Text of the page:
The AU adopted a resolution ahead of Sunday’s summit, calling for Western countries to take steps "to help ease the humanitarian situation in the country".
"I think that everybody today should help Zimbabwe to rebuild its economy, because an agreement has been reached," Jean Ping, the African Union head, said.
The AU asked all members and partners "to solidly back the implementation of a comprehensive pact" to end the political deadlock in the country.
Zimbabwe’s Movement for Democratic Change (MDC) has agreed to join a unity government led by Mugabe, putting into effect a deal under which, Morgan Tsvangirai, the MDC leader, would become prime minister.
Regional politicians, who have been brokering a compromise between Zimbabwean rivals, are pressing for the unity government to be formed by February 13.
Sheikh Sharif Sheikh Ahmed, the new president of Somalia, ifs also due to attend the summit after his movement won a parliamentary vote a day earlier.
Mugabe has accused the MDC of being orchestrated by Britain and the US, who have repeatedly called for the 84-year-old president to step down.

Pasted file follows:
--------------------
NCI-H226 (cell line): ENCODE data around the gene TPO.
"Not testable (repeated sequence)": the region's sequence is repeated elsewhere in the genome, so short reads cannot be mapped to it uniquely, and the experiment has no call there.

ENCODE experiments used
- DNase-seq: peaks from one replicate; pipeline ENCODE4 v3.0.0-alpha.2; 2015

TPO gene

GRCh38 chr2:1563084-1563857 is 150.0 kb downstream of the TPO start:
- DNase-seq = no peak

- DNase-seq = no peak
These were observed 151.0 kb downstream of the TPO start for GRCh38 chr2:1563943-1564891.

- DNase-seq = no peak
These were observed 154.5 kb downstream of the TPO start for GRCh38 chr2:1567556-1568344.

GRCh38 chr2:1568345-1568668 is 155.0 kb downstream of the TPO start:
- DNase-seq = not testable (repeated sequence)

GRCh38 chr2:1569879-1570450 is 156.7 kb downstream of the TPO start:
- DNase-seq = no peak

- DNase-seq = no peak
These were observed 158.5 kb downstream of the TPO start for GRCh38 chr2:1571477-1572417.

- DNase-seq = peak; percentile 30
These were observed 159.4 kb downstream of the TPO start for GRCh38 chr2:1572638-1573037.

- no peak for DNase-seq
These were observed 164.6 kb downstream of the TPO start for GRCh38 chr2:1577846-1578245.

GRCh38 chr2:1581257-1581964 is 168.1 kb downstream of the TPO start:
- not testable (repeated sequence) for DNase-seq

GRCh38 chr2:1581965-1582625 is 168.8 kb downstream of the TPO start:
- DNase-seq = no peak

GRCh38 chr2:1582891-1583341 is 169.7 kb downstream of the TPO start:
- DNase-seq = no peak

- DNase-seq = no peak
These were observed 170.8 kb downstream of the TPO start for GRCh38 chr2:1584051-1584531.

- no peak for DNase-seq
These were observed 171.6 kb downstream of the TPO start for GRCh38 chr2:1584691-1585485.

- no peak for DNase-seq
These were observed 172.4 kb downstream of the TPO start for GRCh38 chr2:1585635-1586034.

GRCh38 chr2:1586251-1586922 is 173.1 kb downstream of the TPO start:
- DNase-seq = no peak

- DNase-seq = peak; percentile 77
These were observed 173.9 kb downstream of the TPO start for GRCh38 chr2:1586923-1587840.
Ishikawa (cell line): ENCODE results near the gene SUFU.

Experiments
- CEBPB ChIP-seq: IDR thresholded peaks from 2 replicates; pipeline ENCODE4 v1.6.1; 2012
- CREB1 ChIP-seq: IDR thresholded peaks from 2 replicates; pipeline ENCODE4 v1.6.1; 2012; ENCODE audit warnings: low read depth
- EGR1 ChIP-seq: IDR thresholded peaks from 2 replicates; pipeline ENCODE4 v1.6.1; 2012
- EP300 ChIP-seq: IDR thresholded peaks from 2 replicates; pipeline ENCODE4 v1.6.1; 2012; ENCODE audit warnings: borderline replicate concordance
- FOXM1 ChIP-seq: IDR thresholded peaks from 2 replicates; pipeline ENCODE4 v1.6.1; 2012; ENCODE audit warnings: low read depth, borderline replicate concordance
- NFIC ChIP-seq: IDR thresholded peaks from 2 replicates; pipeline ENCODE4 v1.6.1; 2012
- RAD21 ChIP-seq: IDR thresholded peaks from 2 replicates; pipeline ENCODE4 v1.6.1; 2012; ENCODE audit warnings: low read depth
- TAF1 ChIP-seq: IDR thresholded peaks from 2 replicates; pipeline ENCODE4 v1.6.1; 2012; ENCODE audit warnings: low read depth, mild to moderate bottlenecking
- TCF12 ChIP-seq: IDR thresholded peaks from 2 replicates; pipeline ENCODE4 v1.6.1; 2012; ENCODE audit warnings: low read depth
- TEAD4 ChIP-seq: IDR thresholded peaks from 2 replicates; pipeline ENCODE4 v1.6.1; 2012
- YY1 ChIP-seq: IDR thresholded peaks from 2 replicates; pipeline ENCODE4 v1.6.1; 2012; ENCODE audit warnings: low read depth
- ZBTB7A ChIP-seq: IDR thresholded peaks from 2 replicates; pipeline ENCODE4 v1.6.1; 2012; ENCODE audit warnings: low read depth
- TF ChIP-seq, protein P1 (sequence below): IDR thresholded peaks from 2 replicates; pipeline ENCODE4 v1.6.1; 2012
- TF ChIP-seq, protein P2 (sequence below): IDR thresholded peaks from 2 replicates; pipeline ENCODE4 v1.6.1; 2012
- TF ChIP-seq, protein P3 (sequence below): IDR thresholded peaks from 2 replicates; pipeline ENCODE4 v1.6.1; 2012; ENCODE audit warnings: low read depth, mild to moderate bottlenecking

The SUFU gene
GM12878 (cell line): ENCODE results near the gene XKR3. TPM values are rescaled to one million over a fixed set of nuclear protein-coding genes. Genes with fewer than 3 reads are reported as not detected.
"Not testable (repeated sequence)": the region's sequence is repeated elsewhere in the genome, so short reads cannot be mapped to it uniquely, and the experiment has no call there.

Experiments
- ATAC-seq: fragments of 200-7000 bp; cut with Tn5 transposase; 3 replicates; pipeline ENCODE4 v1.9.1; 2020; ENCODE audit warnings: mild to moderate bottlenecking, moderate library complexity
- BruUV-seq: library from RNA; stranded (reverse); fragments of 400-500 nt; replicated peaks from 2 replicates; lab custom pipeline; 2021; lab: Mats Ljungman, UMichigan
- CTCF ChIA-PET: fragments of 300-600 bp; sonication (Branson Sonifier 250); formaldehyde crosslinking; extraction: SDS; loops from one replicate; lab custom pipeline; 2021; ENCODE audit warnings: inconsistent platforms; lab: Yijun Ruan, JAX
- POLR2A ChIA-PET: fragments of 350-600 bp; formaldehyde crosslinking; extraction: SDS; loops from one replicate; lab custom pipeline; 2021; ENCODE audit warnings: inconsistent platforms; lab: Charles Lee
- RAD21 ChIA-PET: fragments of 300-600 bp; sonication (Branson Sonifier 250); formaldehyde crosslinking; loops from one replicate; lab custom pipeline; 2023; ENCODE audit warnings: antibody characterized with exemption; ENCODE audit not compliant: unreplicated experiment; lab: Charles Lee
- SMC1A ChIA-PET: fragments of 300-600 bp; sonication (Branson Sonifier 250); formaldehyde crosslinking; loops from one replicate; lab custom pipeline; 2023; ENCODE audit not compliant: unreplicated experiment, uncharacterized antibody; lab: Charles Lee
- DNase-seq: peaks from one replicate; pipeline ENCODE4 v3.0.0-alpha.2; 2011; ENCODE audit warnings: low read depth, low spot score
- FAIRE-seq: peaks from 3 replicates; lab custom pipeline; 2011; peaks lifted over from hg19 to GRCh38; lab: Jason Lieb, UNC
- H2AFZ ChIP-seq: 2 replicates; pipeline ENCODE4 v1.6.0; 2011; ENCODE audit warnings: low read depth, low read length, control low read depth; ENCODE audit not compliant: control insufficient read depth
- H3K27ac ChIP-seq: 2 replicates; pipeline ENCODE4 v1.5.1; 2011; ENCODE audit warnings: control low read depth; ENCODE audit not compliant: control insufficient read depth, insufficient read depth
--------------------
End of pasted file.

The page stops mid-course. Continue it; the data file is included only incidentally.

David Miliband, the British foreign secretary, said the new government would "be judged on its actions, above all by the people of Zimbabwe".
"We are a bit sceptical. These types of things have been announced before," Robert Wood, the US State department spokesman said.
The European Union last week tightened sanctions on Harare by adding more than 60Mugabe allies and companies to an assets freeze that bans them from travelling to, or trading with, EU nations.
The number of companies banned was sharply increased and for the first time included European-based firms.
The EU claimed most of the blacklisted entities were fake companies used to bring money to Mugabe’s government and supporters.